Nowadays we are all too familiar with this university-educated ruling caste, and its desire to control words and meaning. Just think, for example, of the way in which our cultural and educational elites have turned ‘fascism’ from a historically specific phenomenon into a pejorative that has lost all meaning, to be used to describe anything from Brexit to Boris Johnson’s Tory government – a process Orwell saw beginning with the Stalinist practice of calling Spanish democratic revolutionaries ‘Trotsky-fascists’ (which he documented in Homage to Catalonia (1938)).

Or think of the way in which our cultural and educational elites have transformed the very meanings of the words ‘man’ and ‘woman’, divesting them of any connection to biological reality. Orwell would not have been surprised by this development. In Nineteen Eighty-Four, he shows how the totalitarian state and its intellectuals will try to suppress real facts, and even natural laws, if they diverge from their worldview. Through exerting power over ideas, they seek to shape reality. ‘Power is in tearing human minds to pieces and putting them together in new shapes of your own choosing’, says O’Brien, the sinister party intellectual. ‘We control matter because we control the mind. Reality is inside the skull… You must get rid of these 19th-century ideas about the laws of nature.’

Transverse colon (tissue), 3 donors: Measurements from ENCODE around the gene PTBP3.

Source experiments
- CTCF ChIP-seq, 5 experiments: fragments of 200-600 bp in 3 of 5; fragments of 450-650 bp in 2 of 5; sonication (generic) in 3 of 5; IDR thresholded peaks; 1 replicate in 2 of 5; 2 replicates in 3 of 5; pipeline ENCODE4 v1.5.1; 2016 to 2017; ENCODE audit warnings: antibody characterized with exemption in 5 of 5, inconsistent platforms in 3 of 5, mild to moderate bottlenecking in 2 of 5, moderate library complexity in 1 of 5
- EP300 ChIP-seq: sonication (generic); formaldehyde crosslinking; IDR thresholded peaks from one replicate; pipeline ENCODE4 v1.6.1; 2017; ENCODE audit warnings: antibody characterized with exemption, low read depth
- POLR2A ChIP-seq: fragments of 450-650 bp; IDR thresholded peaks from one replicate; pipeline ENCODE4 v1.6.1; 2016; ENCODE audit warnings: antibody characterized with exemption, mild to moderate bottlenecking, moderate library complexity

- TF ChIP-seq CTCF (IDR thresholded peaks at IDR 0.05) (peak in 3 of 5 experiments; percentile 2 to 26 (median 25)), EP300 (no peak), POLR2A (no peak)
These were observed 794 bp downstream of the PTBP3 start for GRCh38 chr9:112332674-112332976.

In Nineteen Eighty-Four, the totalitarian regime tries to subject history to similar manipulation. As anti-hero Winston Smith tells his lover, Julia:

‘Every record has been destroyed or falsified, every book has been rewritten, every picture has been repainted, every statue and street and building has been renamed, every date has been altered. And that process is continuing day by day and minute by minute. History has stopped. Nothing exists except an endless present in which the Party is always right.’